Fennel Herb - Organic

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Fennel Herb - Organic

Foeniculum vulgare
(65 days) This fennel, which doesn’t bulb, puts all its energy into making seeds. Although used similarly to anise in cooking, fennel seed is much more medicinal, aiding digestion while reducing flatulence and also soothing bronchial coughs. The seeds shed readily when mature, so you may want to bag seed heads on the plant to contain them. It’s easy to grow, although be aware that too much moisture at bloom time can prevent the formation of a good seed crop. Harvested after the flowers turn brown, seeds will continue to dry if spread in a single layer on a screen. In about two weeks they should be fully dried and ready for the spice rack.


4560 Fennel - Organic
Item Discounted
Price
A: 0.5g for $2.00  
sale - was $2.50 - 77% germ; no refunds
B: 3g for $3.00  
sale - was $3.75 - 77% germ; no refunds
C: 9g for $4.80  
sale - was $6.00 - 77% germ; no refunds
D: 27g for $11.20  
sale - was $14.00 - 77% germ; no refunds
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Additional Information

Fennel

Days to maturity are from seedling emergence.

Perennial grown as an annual with a licoricey taste. Tender stalks and leaves are good for relishes, salads and garden munchies; leaves and seeds excellent with fish. May also be grilled, sauteéd or steamed.

Seeds used in sweets, baked goods & beverages. Aids digestion while reducing flatulence. Can soothe bronchial coughs.

Culture: Start indoors in early spring, transplant May-June. For fall bulbs, start late spring. Minimum germination temperature 40°, optimal range 60-70°. Hardy to under 20°. Adequate spacing to 8-12" apart is critical. Fennel prefers rich well-drained slightly limey soil. Maintain consistent soil moisture for best bulbs.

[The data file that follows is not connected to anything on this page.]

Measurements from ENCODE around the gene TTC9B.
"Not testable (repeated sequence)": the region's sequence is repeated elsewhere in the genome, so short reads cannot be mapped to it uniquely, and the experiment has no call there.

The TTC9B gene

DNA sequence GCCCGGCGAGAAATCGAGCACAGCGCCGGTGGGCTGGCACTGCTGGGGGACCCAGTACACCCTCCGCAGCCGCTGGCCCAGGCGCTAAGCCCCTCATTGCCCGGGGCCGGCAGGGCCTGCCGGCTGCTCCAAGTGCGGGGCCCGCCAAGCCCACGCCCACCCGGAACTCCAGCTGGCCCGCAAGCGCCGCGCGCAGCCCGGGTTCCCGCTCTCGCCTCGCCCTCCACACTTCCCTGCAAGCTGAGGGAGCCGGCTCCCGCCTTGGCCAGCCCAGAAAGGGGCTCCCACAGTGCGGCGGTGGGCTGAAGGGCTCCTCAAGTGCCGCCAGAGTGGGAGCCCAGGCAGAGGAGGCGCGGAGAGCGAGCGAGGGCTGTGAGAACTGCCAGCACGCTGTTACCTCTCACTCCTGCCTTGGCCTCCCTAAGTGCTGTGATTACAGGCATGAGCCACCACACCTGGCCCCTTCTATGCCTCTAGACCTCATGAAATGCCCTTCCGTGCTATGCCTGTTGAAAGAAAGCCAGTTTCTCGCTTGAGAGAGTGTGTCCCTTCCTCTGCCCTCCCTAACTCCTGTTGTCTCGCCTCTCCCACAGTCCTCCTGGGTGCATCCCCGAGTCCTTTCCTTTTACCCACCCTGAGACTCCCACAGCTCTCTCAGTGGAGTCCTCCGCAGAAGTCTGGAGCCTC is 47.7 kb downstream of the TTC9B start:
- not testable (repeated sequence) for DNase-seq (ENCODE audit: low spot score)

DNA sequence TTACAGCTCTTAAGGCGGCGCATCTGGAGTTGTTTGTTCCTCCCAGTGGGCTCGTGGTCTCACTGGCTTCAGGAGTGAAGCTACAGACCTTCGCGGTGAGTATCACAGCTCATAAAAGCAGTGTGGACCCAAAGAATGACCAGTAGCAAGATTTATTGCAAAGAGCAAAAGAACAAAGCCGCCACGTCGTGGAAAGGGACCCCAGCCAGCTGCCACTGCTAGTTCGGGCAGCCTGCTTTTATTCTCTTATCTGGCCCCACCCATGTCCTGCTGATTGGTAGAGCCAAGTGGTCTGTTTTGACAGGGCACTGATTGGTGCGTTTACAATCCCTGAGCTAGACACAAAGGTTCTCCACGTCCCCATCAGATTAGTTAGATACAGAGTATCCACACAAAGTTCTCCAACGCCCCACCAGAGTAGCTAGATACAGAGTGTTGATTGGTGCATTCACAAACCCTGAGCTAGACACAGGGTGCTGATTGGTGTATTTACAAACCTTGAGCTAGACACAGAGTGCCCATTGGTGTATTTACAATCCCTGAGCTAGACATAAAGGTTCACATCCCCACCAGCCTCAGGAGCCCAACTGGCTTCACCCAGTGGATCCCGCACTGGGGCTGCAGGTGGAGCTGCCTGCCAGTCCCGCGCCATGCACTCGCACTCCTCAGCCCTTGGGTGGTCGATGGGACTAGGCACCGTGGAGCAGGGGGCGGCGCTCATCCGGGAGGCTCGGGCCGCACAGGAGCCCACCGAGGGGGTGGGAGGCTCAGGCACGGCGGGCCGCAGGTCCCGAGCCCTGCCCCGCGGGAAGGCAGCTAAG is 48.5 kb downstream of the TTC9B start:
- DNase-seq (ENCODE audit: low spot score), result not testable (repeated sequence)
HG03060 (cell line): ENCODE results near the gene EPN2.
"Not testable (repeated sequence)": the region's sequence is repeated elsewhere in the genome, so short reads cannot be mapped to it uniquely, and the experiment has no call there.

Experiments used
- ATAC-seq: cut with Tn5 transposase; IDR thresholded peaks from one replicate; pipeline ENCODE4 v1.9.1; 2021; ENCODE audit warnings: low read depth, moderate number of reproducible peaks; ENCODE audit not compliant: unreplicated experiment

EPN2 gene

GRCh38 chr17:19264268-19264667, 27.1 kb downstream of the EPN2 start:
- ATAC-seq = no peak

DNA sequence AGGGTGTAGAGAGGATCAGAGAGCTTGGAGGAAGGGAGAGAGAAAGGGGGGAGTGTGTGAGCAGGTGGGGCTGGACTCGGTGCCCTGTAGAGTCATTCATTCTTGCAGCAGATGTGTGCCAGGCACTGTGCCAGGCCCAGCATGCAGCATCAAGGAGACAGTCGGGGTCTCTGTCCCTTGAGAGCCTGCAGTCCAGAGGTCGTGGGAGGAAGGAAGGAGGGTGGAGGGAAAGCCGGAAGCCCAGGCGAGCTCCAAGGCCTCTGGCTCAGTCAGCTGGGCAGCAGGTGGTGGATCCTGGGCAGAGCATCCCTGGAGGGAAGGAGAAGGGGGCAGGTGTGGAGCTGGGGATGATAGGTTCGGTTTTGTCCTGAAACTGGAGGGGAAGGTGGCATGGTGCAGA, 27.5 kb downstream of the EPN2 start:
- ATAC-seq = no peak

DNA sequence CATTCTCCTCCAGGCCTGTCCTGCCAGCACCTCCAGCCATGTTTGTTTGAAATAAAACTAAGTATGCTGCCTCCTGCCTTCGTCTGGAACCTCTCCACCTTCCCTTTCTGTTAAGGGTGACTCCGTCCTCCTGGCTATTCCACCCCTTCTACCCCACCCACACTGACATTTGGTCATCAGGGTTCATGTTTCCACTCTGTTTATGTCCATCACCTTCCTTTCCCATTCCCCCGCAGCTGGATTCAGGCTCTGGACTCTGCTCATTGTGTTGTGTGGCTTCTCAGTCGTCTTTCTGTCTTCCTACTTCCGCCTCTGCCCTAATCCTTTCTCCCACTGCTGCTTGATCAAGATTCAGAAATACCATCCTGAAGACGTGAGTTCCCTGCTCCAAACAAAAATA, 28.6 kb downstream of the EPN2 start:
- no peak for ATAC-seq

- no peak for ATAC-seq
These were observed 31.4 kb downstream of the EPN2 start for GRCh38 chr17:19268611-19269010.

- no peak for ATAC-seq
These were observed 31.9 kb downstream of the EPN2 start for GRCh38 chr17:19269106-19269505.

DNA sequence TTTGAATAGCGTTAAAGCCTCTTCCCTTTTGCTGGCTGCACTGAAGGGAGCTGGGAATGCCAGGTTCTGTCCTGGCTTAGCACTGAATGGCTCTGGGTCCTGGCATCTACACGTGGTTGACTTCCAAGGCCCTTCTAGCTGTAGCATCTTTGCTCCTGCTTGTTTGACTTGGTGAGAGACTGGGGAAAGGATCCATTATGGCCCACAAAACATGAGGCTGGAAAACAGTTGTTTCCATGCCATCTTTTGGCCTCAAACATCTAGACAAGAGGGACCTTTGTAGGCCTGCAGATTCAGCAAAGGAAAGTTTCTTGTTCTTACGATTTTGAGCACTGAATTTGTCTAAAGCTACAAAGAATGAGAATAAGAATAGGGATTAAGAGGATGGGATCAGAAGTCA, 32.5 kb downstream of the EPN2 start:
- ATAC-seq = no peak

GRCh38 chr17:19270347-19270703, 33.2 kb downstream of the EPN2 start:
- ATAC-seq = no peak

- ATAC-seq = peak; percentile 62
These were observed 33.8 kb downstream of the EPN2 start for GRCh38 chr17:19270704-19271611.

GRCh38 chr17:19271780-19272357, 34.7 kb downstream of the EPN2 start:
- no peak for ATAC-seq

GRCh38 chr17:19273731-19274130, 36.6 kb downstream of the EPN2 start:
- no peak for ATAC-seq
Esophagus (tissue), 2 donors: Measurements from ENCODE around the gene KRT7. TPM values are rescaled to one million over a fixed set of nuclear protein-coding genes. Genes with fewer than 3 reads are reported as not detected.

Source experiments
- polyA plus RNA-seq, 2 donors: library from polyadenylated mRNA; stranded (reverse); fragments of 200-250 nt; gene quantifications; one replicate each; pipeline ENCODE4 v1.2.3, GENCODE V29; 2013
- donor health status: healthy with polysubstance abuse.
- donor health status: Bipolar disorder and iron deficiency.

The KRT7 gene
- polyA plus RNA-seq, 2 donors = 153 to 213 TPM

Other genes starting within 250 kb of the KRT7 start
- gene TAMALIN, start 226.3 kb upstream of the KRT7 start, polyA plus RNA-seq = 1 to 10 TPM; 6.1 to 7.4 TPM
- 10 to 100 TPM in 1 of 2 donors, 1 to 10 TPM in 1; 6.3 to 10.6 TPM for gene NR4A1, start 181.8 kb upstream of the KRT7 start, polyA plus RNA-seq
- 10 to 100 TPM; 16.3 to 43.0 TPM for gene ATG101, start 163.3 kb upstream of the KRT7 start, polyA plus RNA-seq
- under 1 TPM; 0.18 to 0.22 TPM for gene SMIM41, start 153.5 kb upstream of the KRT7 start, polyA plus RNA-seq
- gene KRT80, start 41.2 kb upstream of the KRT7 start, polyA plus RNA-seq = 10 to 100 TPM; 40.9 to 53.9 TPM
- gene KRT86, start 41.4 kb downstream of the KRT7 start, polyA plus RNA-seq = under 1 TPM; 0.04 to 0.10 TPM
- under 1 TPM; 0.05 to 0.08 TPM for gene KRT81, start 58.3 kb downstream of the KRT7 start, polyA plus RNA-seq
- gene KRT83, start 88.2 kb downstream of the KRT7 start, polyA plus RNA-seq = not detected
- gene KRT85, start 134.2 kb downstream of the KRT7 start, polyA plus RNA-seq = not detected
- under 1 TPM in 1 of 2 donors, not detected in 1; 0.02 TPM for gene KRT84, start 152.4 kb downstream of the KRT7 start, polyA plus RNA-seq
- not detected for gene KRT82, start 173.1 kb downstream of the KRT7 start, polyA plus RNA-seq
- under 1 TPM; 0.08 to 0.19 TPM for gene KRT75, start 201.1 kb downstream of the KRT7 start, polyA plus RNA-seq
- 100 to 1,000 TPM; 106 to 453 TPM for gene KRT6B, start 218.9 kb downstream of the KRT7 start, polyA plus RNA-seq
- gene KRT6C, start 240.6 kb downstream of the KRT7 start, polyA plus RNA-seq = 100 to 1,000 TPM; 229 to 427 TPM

Herbs

See Herb Chart in the sidebar for uses and cultural information.

About medicinal herbs: Archeological evidence dates the medicinal use of herbs back 60,000 years to the Neanderthals. 85% of the world’s population employ herbs as medicines, and 40% of pharmaceuticals in the U.S. contain plant-derived materials. Fewer than 10% of higher plant species have been investigated for their medicinal components. Interest in traditional herbal remedies continues to grow.

Statements about medicinal use of plants have not been evaluated by the FDA, and should not be used for the diagnosis, treatment, cure or prevention of any ailment. Before using or ingesting any medicinal plant, consult a healthcare practitioner familiar with botanical medicine.

Takinagawa Burdock and Resina Calendula, as well as oats, mammoth red clover and alfalfa in the Farm Seed section, also have medicinal uses. Medicinal herbs such as black cohosh, goldenseal, and many more are available as plants, and shipped in the spring with orders from our Trees division.

Using herbs: Drying herbs at home is not difficult. Whole leaves retain their flavor at least a year. To substitute fresh herbs for dried in cooking, use triple the dried quantity called for in a recipe.

Culture: Some herbs are customarily grown from divisions because they cannot come true from seed, such as scented thymes and flavored mints. Some require fall sowing of fresh seed, such as sweet cicely and angelica, and these become available in August or September.

Germination Testing

For the latest results of our germination tests, please see the germination page.